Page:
We’re also an airport that serves a massive geographical region of the Canadian North. We’ve put considerable thought into how we best serve these communities – and have partners delivering on just that. For example, shoppers at YEG’s Premium Outlet Collection shopping mall can access door-to-door shipping of their purchases before, or after, they venture around the world. We also have been an accelerator for a drone delivery company that could revolutionise e-commerce for the North. We recognise that we are an airport for everyone – and that we need to support innovations for the benefit of all.
What are three future challenges you foresee for the aviation industry?
The biggest challenge we face today is the inflationary pressure on business costs. Soaring gas and energy prices and a looming economic recession are headwinds in our pandemic recovery and could weaken the aviation industry’s recovery in the short-term. Also, the low unemployment rate in our region, tight labour markets and a shortage of skilled workers are likely to create barriers when strengthening the aviation industry.
We all depend on working together to provide the best service for our passengers”
We are hedging these risks from all angles to remain resilient and diversified amidst these pressures. One of our biggest assets is our massive footprint of serviceable real estate with access to logistics networks, utilities, rail and a major highway. Diversifying our revenues on-site will ensure we can weather many types of storms, and we encourage a broad array of industries to consider YEG’s natural advantages in terms of low-cost, high-potential real estate for their future sites.
How is the airport leveraging digital transformation to improve the airport experience?
Digital options are transforming YEG’s mission to ensure an accessible journey for everyone. We became part of the Aira Airport Network for passengers who are blind or have low vision. Aira is a visual interpreting service accessed through an app. Using the camera on their smartphone, passengers can call a trained agent who will visually interpret their entire airport journey.
We have also implemented a visual paging system for individuals who are deaf or hard of hearing. The system displays text on our Flight Information Display System monitors throughout the terminal to provide messages such as flight status, boarding information and gate location.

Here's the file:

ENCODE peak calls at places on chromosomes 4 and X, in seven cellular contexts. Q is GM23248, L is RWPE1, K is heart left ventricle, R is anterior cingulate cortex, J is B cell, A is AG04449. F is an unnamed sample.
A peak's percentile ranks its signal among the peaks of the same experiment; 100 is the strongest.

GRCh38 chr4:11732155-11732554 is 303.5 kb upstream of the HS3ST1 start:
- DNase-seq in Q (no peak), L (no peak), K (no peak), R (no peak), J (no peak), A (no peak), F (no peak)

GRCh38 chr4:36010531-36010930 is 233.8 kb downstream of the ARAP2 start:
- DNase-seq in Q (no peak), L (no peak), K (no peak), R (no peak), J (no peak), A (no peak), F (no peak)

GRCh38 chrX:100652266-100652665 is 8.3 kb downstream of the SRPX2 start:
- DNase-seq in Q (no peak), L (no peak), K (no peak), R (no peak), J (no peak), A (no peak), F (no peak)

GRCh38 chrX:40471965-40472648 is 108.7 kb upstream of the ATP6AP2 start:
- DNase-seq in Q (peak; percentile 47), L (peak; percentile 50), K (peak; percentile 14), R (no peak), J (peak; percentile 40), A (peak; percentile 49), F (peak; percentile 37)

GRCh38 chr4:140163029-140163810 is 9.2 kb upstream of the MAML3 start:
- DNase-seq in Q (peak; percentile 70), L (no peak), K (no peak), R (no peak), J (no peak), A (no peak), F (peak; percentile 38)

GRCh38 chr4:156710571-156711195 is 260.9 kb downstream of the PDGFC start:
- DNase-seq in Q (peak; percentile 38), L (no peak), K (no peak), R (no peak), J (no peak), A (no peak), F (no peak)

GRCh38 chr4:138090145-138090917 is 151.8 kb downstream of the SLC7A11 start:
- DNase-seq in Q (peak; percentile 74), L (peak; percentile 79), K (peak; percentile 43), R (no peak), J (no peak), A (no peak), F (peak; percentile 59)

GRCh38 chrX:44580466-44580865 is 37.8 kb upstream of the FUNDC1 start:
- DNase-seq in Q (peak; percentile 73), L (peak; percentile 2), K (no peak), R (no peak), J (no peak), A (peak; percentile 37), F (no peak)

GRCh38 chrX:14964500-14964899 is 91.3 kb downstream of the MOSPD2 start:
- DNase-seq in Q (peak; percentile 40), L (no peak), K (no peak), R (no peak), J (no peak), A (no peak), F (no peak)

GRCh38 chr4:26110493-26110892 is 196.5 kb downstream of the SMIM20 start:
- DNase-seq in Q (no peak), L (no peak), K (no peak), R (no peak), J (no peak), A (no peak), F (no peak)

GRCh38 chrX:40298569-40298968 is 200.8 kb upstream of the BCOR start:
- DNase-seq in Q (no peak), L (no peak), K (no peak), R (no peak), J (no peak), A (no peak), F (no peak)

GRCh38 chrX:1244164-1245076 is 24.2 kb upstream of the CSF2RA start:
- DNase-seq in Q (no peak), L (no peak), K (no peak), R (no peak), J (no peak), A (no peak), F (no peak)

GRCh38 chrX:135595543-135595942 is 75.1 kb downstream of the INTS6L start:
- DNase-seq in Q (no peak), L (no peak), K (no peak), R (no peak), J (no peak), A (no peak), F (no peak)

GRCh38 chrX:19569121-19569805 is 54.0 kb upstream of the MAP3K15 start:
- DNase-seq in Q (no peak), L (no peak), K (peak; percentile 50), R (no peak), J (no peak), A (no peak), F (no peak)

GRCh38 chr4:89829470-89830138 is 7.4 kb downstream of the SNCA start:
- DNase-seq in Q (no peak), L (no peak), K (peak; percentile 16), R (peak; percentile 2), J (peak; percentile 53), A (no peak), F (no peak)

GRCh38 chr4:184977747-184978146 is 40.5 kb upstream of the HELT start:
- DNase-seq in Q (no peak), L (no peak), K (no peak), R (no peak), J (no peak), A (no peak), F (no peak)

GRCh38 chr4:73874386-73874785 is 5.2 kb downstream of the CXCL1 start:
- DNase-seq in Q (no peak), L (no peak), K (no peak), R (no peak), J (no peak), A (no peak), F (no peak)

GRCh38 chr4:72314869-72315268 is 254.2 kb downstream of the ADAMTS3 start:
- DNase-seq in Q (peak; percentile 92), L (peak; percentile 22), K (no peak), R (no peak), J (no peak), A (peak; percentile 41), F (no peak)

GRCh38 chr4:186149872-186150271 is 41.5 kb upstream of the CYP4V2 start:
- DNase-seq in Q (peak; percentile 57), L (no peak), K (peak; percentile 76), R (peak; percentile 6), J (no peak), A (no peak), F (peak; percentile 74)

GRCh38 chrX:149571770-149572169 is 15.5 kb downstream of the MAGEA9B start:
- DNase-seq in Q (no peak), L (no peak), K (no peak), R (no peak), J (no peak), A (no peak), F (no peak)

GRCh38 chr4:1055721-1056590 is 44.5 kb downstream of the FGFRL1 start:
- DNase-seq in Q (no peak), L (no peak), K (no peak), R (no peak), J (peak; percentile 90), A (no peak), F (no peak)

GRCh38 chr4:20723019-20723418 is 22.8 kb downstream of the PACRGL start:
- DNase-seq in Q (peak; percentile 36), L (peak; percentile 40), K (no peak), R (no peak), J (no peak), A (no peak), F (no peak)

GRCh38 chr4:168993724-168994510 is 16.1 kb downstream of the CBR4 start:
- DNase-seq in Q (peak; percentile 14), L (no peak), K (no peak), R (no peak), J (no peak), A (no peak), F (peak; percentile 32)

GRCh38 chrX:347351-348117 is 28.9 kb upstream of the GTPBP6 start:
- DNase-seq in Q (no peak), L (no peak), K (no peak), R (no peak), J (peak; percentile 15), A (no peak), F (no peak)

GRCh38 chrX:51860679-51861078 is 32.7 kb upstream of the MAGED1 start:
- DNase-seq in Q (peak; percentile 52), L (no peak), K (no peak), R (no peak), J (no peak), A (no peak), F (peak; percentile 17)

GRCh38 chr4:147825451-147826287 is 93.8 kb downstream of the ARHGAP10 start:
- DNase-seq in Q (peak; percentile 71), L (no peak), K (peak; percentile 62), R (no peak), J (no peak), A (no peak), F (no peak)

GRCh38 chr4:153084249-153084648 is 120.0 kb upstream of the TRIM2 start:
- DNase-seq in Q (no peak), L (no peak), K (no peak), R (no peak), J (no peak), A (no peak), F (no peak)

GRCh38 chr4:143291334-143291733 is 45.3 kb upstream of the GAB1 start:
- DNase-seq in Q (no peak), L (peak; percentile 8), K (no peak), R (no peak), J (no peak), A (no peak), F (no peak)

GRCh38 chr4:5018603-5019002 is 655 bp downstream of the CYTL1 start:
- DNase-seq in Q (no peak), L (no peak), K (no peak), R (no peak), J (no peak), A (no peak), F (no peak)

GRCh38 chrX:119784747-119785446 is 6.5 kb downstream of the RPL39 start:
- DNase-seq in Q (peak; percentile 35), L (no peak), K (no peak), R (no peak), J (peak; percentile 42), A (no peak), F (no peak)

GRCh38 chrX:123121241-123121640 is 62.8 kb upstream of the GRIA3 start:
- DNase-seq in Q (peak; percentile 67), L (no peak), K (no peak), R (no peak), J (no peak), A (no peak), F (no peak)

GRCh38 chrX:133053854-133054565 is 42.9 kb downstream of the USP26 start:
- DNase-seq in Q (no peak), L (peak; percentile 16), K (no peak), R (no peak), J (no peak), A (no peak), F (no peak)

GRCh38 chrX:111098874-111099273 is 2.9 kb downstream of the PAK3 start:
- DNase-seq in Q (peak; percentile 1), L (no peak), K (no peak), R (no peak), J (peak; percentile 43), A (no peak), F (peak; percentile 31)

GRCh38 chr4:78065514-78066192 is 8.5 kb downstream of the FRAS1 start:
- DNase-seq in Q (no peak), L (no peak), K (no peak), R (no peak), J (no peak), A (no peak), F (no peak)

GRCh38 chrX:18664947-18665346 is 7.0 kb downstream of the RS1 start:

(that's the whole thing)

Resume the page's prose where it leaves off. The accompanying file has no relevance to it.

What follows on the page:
What is your sustainability journey, so far?
I could talk about this all day, as it positions YEG as an airport of the future. Being dedicated to sustainability is one of our five core values and is what we believe will attract new business and opportunities to YEG. Every business decision we make is driven by the environmental, financial and social aspects of sustainability. We are a global leader in sustainability with many firsts including:
- The first airport in the world to sign The Climate Pledge, an initiative led by Amazon, pledging to be carbon neutral by 2040
- YEG and Air Canada signed the world’s first sustainability agreement between an airline and an airport, focusing on initiatives promoting a cleaner environment like the electrification of ground handling equipment, hydrogen fuel cell technologies, green power generation and more
- The first airport terminal in Canada to receive LEED® Gold certification. The energy intensity of our terminal was reduced by almost 50% while doubling the size of the building
- The first airport in Canada to begin regularly scheduled drone delivery operations in a controlled airspace, using zero-emission drones to conduct final-mile delivery service.
How crucial is the workforce to the airport environment and overall ecosystem? How can we abate issues around recruiting and retaining skilled employees?